2019 Spring Carter Wynne Temple Japan Temple Semester

Problematizing People Watching

I don’t know whether or not it’s taboo to admit this, but I have a true love for people watching. I adore sitting on the train and watching the families, couples, and loners pour into the car. I enjoy moseying down a busy street and pinpointing my focus on one thing about each person I pass…their shoes, their hair, the way they hold their bags…it doesn’t matter. To me, its addictive — humans are fascinating. I like guessing their age, where they’re from, and what stories they conceal behind their eyes. Sometimes, as bizarre as it may sound, I make up little narratives to match an individual that I’ve been watching for a few minutes. I’ll give them a name and create a chronology of their life up until the moment I laid eyes on them. There isn’t one specific type of person that I like to watch. They come from every kind of circumstance and look tremendously different from one another. Although people watching is one of my favorite distractions, I hadn’t really considered how I may be the object of other people’s gaze in this capacity. Previously, I was only thinking about this type of “looking” as one motivated by something, not simply for the pleasure of people-watching. 

For the past four days, I’ve been traveling around Kyoto and Osaka, visiting the numerous historical wonders, eating the best homemade food I’ve had so far in Japan, and exploring Japanese culture outside of Tokyo. I took this trip with a group of friends that I met in my dorm. Over the course of the past month, we’ve grown fond of each other and have become comfortable with our own unique brand of banter and our distinct aesthetic. Before this trip, oddly enough, I hadn’t given much thought to the demographic makeup of our friend group and how we must look to those watching us…those in the midst of people-watching.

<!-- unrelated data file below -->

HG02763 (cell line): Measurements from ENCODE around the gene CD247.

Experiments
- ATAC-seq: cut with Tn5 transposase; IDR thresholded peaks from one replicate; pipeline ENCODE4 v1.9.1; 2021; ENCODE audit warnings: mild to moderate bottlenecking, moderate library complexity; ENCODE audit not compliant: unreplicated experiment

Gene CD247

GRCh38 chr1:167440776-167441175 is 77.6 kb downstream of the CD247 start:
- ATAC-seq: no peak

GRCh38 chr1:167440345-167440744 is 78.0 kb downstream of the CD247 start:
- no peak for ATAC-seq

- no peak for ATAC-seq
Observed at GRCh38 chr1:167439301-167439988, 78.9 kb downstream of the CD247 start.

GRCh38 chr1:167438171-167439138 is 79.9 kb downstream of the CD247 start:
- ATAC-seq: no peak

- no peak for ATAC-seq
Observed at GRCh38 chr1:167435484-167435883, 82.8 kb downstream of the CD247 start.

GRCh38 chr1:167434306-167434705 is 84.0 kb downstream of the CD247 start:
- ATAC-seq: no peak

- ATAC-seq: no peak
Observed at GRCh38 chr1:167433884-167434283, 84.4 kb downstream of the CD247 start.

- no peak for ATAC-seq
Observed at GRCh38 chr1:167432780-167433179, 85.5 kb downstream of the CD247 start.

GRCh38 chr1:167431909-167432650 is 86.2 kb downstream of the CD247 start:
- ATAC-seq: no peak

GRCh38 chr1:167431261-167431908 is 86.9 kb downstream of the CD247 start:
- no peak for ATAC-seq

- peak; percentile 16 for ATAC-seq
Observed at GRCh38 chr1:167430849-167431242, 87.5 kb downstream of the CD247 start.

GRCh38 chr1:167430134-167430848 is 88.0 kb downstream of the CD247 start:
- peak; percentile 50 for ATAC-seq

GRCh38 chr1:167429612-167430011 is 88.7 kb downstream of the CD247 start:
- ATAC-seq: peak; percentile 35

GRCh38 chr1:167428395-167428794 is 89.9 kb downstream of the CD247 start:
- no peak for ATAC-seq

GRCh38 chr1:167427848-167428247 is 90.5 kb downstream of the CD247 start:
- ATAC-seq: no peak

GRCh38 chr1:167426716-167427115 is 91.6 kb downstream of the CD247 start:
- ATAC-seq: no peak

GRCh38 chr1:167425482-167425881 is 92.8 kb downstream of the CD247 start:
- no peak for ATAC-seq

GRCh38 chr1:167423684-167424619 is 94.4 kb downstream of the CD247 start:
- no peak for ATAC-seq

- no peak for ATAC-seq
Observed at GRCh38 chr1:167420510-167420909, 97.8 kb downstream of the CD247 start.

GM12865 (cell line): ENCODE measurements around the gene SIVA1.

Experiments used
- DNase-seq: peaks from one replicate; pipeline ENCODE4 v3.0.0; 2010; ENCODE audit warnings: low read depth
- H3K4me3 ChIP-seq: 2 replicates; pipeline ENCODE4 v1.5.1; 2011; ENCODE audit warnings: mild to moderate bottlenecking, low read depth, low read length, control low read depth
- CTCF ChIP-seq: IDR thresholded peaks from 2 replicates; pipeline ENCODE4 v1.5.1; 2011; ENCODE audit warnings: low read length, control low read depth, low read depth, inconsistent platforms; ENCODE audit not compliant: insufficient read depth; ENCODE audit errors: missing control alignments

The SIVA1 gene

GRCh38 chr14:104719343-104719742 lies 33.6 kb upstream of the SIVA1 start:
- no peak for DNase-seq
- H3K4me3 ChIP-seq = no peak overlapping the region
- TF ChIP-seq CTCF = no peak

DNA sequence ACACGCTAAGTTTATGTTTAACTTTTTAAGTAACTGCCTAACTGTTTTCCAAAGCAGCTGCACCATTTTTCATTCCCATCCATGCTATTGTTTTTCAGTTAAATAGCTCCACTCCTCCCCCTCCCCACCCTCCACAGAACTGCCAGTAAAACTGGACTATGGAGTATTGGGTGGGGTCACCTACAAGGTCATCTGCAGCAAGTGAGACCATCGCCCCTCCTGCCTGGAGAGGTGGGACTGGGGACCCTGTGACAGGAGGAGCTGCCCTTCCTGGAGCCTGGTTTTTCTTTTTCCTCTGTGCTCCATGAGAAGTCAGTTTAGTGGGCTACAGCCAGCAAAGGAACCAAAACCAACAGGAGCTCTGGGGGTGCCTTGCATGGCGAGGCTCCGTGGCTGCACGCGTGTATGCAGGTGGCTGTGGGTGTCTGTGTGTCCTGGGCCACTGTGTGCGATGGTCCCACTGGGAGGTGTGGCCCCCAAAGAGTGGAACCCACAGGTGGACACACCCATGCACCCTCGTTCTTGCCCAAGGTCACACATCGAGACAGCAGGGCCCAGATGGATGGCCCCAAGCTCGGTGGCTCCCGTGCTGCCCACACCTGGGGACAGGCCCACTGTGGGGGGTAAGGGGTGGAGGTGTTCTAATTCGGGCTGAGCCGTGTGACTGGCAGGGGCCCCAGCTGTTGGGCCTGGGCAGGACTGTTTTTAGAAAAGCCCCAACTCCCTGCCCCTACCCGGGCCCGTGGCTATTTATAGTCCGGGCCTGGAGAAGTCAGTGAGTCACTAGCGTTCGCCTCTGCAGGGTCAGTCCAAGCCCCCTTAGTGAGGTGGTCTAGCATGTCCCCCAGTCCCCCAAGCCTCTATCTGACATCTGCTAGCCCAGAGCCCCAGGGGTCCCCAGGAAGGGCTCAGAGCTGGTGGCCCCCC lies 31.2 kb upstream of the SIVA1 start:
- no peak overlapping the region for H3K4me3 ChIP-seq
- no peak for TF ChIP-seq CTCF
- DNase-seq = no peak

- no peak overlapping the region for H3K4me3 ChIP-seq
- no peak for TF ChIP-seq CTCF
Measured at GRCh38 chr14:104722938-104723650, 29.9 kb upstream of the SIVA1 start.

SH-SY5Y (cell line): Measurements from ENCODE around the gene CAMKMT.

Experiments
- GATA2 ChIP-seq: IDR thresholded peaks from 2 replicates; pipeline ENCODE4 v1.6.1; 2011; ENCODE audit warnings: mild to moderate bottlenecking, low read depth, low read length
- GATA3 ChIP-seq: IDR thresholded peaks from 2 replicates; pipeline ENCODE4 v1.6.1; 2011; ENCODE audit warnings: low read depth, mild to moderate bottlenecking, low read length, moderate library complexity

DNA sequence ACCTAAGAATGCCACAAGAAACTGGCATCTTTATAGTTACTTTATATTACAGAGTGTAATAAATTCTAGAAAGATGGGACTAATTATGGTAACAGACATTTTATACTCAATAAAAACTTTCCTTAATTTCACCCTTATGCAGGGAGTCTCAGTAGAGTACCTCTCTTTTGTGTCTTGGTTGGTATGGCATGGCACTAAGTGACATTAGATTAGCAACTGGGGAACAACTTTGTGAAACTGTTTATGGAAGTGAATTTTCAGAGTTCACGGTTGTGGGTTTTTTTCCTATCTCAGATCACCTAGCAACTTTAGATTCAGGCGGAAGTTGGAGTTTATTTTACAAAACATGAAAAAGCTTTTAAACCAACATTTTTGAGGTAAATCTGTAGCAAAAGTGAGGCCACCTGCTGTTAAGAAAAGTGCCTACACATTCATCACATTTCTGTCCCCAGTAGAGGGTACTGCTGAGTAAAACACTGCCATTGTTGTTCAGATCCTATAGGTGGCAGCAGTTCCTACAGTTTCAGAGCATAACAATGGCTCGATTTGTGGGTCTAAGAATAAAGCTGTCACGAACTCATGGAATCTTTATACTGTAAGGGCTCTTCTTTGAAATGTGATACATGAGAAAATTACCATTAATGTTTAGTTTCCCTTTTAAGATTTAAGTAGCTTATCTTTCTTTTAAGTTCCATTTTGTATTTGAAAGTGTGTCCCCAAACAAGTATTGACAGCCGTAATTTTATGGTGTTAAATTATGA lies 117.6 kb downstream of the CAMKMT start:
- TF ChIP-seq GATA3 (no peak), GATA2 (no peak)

About three days into our trip, we snapped a quick selfie – five black women and one white man smiling back at the camera. After we took the selfie, all six of us crowded around the photo to see how it came out. My friend Dana began laughing hysterically, pointing out how strange we must look to the Kyoto locals as a group of five black women and one soft-spoken white man. Once we heard this, our entire group started howling with laughter – suddenly realizing what we must have looked like. On our cab ride to our Airbnb, the driver seemed very tickled by our group. The driver asked our male friend “are you happy to be surrounded by such women?”, “can I come back to the U.S. in your suitcase” and then proceeded to say “it’s not that good for men in Japan.” In the moment, my friends and I found these problematic comments hilarious, giggling the whole ride to our accommodation. However, upon reflection, I tried to complicate the practice of people-watching. What does it mean that my friends and I found our own representation comical? What does it mean that our cab driver also noticed the same thing? To piggyback off my last post about “the stare”, I’ve been wondering if it’s possible to distinguish between the types of “looks” one receives. I’m not entirely sure if I have an answer. 

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